BodySense was created through funding from the Women's Health Council of Ontario in January 2001. This original funding was provided to develop and evaluate a program aimed at building positive body image in athletes that would ultimately prevent disordered eating in high-risk, appearance-demand sport settings.

The team that led the project included: Dr. Gail McVey (Research-Scientist, Hospital for Sick Children) as the primary investigator, Dr. Annick Buchholz (Psychologist, Children's Hospital of Eastern Ontario) as the research consultant and Ms. Heidi Mack (education consultant) as the project coordinator and primary curriculum developer. The work accomplished by this group created the foundation for the BodySense program.

A national advisory committee was formed with representatives from relevant associations (i.e., Coaching Association of Canada; Canadian Association for the Advancement of Women and Sport and Physical Activity) and experts from the fields of sport nutrition, body image and prevention of eating disorders. The project was steered by a multi-disciplinary group of professionals from the Children's Hospital of Eastern Ontario, the Pinecrest –Queensway Community Health Centre and the Child and Youth Mental Health Network. The program objectives included: developing a secondary prevention curriculum to help reduce disordered eating and other associated risky behaviours; to facilitate the process for parents and coaches to learn about the potential influence of their own values, beliefs and behaviours regarding weight and shape; to raise awareness and knowledge amongst coaches and parents about the prevalence of and health risks associated with disordered eating and; to guide parents and coaches to embrace their potential role in promoting positive body image in girls and women. The main research objectives included: (1) inviting coaches and parents to become partners in helping reduce disordered eating among girls and women through a participatory approach to research, (2) evaluating the prevention program designed to build healthy body image in girls in sport, and (3) evaluating risk factors associated with disordered eating in young competitive female athletes.

A participatory research approach was used in this study, which relied on dialogue with the athletes, parents and coaches to determine the course of the intervention, rather than on a predetermined, professional curriculum. Participants in the study included competitive female athletes ages 12 to 18, parents and coaches from seven gymnastic clubs across Ontario. All competitive clubs across Ontario were invited to participate and encouraged to do so by Gymnastics Canada. Seven clubs in Eastern Ontario and the Toronto region agreed to participate in the research project. In order to assess and compare whether the BodySense prevention program had an effect, only half of the clubs received the BodySense program. Prior to the program, all participants completed a questionnaire assessing pressures to be thin in the sport clubs (i.e., sport climate), eating attitudes and behaviours, as well as a questionnaire related to body image and pressures around dieting.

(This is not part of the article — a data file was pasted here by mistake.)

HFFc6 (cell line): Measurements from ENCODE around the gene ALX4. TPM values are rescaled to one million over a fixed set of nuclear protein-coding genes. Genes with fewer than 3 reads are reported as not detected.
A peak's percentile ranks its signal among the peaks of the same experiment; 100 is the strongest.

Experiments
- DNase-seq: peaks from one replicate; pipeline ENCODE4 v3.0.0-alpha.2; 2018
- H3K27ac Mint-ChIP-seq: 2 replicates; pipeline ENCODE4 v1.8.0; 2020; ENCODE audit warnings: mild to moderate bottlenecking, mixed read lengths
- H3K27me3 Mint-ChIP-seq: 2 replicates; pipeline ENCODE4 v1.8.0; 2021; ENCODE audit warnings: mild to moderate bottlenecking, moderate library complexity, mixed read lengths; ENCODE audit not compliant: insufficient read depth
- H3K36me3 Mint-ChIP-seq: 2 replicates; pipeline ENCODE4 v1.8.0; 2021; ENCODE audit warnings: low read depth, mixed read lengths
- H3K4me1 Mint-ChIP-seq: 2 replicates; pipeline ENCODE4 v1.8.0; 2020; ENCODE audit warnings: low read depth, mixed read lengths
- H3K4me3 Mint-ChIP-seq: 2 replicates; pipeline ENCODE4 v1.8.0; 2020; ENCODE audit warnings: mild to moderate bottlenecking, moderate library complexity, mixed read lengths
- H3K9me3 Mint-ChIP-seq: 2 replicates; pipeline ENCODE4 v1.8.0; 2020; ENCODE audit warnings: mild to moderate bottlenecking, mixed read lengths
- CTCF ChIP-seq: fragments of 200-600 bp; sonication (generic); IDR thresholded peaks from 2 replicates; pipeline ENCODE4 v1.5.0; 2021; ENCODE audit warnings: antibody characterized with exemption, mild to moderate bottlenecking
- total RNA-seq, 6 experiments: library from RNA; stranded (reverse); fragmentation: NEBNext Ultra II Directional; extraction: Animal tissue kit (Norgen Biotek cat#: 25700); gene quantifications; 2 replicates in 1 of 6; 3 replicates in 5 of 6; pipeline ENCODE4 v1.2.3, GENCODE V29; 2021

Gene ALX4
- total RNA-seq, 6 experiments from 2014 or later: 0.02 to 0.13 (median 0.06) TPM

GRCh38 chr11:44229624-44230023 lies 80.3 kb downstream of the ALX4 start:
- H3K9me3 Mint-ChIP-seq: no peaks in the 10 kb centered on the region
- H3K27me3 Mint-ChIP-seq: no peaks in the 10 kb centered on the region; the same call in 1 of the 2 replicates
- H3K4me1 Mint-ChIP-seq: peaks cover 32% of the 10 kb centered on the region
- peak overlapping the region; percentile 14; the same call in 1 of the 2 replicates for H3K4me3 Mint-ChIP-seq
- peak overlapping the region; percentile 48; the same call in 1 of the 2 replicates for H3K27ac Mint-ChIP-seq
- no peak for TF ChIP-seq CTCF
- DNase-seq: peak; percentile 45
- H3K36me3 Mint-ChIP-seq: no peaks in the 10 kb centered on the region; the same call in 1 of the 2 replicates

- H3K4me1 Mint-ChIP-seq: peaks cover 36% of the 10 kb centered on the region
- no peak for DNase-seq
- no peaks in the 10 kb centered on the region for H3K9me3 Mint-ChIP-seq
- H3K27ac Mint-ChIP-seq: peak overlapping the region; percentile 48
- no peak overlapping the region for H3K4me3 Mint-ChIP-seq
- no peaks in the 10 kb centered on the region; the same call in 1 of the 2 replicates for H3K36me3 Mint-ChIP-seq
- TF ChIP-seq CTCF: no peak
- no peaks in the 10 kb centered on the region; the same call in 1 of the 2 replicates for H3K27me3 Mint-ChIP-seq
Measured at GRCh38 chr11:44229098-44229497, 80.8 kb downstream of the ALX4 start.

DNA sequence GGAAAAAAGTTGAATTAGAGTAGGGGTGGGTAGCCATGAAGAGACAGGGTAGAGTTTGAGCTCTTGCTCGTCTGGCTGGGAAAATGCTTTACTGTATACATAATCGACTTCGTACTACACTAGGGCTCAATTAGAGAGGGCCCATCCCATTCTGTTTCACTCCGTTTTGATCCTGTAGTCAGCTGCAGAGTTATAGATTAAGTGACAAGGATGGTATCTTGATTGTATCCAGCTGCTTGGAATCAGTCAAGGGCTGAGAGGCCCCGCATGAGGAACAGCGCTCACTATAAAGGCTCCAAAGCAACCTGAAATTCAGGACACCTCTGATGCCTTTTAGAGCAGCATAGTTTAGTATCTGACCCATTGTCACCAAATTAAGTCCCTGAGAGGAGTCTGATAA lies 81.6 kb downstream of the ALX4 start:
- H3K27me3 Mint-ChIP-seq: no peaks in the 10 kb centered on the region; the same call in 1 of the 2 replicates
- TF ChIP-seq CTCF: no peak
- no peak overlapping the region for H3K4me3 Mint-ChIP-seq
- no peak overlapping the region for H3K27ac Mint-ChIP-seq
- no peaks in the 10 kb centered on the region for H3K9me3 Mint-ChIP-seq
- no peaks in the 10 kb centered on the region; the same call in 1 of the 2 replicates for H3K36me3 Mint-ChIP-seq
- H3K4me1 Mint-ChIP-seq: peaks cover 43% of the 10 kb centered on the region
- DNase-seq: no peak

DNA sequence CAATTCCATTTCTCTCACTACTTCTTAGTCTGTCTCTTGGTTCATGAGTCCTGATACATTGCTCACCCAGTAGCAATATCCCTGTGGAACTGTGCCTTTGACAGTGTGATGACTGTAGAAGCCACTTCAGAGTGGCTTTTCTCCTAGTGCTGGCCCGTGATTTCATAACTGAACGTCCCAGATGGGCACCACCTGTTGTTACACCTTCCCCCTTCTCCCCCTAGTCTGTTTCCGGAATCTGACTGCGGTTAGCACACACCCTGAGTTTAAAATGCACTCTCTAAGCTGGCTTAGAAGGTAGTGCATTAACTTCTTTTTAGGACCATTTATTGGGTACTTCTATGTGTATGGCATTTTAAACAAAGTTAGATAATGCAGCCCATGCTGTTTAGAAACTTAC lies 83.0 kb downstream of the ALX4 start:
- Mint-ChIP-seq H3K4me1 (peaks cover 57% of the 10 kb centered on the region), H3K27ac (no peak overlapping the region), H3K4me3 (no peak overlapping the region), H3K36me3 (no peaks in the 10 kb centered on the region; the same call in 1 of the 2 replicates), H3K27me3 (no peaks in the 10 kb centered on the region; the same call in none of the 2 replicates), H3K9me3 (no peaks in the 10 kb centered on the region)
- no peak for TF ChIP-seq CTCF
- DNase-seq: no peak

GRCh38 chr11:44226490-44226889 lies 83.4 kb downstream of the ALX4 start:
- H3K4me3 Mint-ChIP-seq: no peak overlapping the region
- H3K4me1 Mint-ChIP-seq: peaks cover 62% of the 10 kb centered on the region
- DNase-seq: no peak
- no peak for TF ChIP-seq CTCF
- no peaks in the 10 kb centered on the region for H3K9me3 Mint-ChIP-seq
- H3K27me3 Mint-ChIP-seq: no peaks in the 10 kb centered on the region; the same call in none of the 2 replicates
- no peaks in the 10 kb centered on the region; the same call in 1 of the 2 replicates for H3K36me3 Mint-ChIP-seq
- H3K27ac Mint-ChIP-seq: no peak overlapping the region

The multi-faceted prevention program featured the 10 BodySense Basics which provided education in the areas of: eating attitudes and beliefs ('What We Believe'); accurate information about body health ('The Facts'); unique body size and shape ('Respect for the Individual'); resisting pressures to diet ('A  Positive Approach to Food'); physical activity for enjoyment ('Natural and Healthy Bodies'); helping an athlete feel good about herself ('Positive Self-Esteem')'; encouraging assertion in athletes ('Speaking Up'); stress management ('Coping in Healthy Ways')'; modeling attitudes and behaviours ('Role Modeling'); promoting balance between sport participation and life outside of sport ('Balance'). Two workshops were held at each club (one for parents and coaches, one for athletes) introducing participants to the 10 BodySense Basics, our core prevention model for promoting positive body image and preventing disordered eating in the sport. A BodySense binder was given to coaches and club staff, that included brochures on the 10 BodySense Basics, ways to prevent and detect disordered eating, and ways to promote positive body image in the sport environment. A BodySense Basics poster was provided to each club as well as a mini-resource library of books and videos on topics relating to self-esteem, body image, disordered eating, and sport nutrition. In addition, a "fuel tank" box, stocked with high-energy snacks that the clubs could provide to athletes at a low-cost, along with a list of fuel tank item ideas were also given to clubs. Finally, eight issues of the BodySense newsletter were made available to the clubs and mailed directly to the athletes' homes, on topics relating to disordered eating, positive body image, the Female Athlete Triad, sport nutrition, and healthy coping skills. The intervention took place over a three-month period in the gymnastics clubs. Throughout the life of the project, athletes, parents, coaches, and support staff were provided with opportunities to communicate with the BodySense coordinator either through email or by telephone.